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How Does Mt. Hood Inc. Stack Up Against Other Oregon Companies


Among all Oregon’s famous brands — Nike, Pendleton, Jeld-Wen — one name frequently left off the “Top Companies” list is that of Mt. Hood.

The state’s most iconic spot employs thousands of people and generates millions of dollars in products and value. But it’s not always considered an economic player.

April Baer wraps up our week-long look at the economic impact of the mountain, that we’re calling Mt. Hood Inc. She examines how this iconic peak stacks up against Oregon corporations.

 

If you think about it, Laura Guderyahn and everyone else wandering and skiing the slopes are Mt. Hood Inc.’s happy customers.

Laura Guderyahn “I’m up here all the time, I do wildife surveys throughout the national forest. Seeing it as I’m hiking and rock climbing all over the mountain. The outdoors and the natural beauty of the outdoors is one of the things I value the most.”

No question about it. The economic generator we like to call “Mt. Hood, Inc.” has some great business relationships in Western Oregon. Those aren’t limited to recreational visitors.

Rob and Kurt Widmer

April Baer / OPB

Rob Widmer “I just can’t imagine this region without Mt. Hood.”

Rob Widmer and his brother Kurt grew up in Portland. Their north-end brewery has grown into one of the most recognizable brands in the state - and the 9th largest brewery in the country. But Rob says the Widmers’ partnership with the mountain isn’t all business.

Rob Widmer “My wife and I were married at Cloud Cap.” 

That’s the historic Inn on the mountain’s northeast side. Kurt Widmer isn’t big on outdoor adventures. But as a businessman, he’s calculated how much his personal enjoyment of the mountain is worth.

Kurt Widmer “Personally on an annualized basis, I would say it’s worth $25,000 a year.”

He’s thought a lot about how Mt. Hood affects the brewing business, too.

Kurt Widmer “It comes down to the water value. And that we can quantify pretty easily.”

Widmer Brothers brews all its beers with water from the Bull Run Watershed, originating in the Mt. Hood National Forest.

Kurt Widmer “That’s probably half a million dollars a year. We’re the envy of the brewing world, to have that resource.”

April Baer / OPB

The Widmer Brothers don’t even hesitate when you ask them about the value of Mt. Hood. Would they do lunch with the CEO of Mt. Hood, Inc.?

Kurt and Rob Widmer “Sure. Sure. Absolutely. It’d be fascinating.”

But outside the Widmer HQ, it’s hard to compare the worth of the business we’re calling Mt. Hood Inc. to other corporations.

Will Swope “The comparison is a little awkward.”

Will Swope just retired as Vice President for Intel’s Corporate Sustainability Group. We’re grabbing lunch at one of the best places to see Mount Hood, the Portland City Grill. He’s game to compare the mountain to Oregon’s corporations, he points out that in some respects it’s not a fair fight.

Will Swope “I never really got a real kick out of visiting Intel on the weekends.”

Swope loves Mt. Hood. He lives close by, in White Salmon, Washington. His sustainability background lets him appreciate the enormous quality of life associated with the mountain—the benefits of living near Mt. Hood Inc. But at the end of the day, he feels his former employer is the more formidable economic generator.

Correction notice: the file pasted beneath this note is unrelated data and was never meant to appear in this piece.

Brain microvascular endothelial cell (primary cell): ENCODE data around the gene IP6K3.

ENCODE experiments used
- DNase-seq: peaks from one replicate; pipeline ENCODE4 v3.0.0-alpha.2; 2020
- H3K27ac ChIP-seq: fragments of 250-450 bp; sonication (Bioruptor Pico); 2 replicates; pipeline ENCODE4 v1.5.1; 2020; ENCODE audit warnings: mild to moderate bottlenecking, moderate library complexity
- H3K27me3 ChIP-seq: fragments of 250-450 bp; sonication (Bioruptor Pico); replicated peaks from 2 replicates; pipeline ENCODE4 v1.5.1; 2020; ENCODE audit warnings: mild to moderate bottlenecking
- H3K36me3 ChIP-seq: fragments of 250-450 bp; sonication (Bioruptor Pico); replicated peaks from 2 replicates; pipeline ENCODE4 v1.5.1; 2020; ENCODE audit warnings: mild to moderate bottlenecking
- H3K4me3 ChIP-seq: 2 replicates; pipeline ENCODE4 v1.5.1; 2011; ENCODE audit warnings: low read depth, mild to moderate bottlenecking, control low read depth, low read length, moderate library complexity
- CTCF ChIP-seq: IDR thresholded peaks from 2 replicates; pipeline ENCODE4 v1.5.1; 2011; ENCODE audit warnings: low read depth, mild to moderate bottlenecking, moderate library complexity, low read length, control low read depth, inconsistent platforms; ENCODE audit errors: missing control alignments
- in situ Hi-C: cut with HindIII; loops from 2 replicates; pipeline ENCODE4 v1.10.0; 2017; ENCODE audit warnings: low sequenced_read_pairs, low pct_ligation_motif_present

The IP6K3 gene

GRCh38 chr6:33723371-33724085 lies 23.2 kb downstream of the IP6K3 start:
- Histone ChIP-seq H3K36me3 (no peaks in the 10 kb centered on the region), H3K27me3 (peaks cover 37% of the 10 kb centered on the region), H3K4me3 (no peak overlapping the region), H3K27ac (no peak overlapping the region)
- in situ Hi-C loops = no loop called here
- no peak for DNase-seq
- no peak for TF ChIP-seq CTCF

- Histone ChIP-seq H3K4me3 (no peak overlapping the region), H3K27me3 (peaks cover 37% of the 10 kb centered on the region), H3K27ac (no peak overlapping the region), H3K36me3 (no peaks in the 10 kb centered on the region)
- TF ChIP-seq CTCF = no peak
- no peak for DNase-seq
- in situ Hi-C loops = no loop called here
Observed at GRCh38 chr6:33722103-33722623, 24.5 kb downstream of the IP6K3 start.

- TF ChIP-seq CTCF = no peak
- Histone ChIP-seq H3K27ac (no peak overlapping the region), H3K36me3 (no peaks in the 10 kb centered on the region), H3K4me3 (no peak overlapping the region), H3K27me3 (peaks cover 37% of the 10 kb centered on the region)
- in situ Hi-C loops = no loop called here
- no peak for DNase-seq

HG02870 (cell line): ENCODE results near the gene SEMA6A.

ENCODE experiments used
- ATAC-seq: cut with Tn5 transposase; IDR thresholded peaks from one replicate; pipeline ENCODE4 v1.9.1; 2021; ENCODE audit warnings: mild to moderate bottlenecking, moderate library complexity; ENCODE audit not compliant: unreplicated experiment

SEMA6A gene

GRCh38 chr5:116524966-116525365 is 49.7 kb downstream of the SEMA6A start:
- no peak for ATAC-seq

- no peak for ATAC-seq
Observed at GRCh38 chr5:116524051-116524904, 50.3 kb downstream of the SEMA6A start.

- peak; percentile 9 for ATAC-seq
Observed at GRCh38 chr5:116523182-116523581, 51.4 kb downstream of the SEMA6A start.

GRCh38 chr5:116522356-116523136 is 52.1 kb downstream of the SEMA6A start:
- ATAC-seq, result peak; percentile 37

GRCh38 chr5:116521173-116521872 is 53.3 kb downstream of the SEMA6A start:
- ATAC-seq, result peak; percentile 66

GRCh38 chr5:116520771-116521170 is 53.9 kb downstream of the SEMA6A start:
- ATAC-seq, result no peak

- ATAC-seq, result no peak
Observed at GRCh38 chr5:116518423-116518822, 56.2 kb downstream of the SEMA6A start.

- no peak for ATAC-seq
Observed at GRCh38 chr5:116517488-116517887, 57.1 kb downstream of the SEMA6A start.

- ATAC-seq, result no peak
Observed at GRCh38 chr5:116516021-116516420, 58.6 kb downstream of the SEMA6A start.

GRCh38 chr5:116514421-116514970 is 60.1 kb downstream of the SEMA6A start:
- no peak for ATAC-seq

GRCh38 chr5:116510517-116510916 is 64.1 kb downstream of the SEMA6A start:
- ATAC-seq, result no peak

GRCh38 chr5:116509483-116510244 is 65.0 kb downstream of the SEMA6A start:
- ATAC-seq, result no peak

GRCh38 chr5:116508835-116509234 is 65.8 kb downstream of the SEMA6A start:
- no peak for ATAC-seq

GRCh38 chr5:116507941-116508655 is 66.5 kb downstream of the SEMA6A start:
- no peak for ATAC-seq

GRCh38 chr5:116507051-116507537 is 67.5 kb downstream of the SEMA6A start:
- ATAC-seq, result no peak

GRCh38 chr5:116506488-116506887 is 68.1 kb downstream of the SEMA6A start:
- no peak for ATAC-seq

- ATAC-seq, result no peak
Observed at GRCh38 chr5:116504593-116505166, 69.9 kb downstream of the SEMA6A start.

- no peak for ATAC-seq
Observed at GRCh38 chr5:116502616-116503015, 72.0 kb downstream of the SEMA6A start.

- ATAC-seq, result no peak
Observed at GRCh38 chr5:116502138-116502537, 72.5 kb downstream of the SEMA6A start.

Will Swope “The market cap of Intel is probably $115 billion today. It’s made thousands of millionaires in Oregon. The difference in housing prices and education in the west side of Portland. Mt. Hood as an entity is a fantastic place, and I’m honored I live near it, but it doesn’t have the economic drive in the probably hundred thousand jobs Intel actually touches. It’s different.”

But as a local economist points out, this economic engine we’re calling Mt. Hood Inc. is different, too. It has one advantage over even the biggest corporations: its value over time.

Ed Whitelaw “There is a whole field in economics that addresses these kinds of issues.”

That’s Ed Whitelaw. He’s an economics  professor at the University of Oregon, and chair of the consulting firm ECONorthwest.

Ed Whitelaw “So what we were talking about is the values of say a Mt. Hood, Intel, the corner grocery, or the Oregon Coast.”

Whitelaw says one way to attack comparative value is to think about it as if you were deciding whether to buy a business.

Ed Whitelaw “One of the concepts in valuing something is how long it’s going to last.”

Let’s say you wanted to buy a company. You’d look at its value. You’d start thinking about whether it’s something people will still need ten, twenty, or thirty years down the road. Could it become obsolete? If the corporation risks becoming obsolete, you discount its value accordingly.

Ed Whitelaw “If you’re talking Intel, you’re talking decades. I’d bet in 30 years, it won’t be around, there’s a lot of flux, a lot of turnaround.”

Now, Whitelaw says, think about how long Mt. Hood will provide its unique value in Oregon.

Ed Whitelaw “If you’re talking about Mt. Hood you’re talking millennia”

Just as Mt. Hood was here long before Western settlers first came, Whitelaw says the odds are very good it’ll probably be here longer than any Oregon company you can name.

By the way, former Intel exec Will Swope sees one problem.

Will Swope “Well, you see, in the long term we’re all dead.”

OK fair enough, but economist Ed Whitelaw says if you’re willing to look at its assets over time, Mount Hood Inc. has the potential to pencil out as Oregon’s ultimate economic engine, even if it’s balance sheet isn’t as big as the state’s top players.

Ed Whitelaw “if you want to get it down to dollars, Mt. Hood’s is infinite.”


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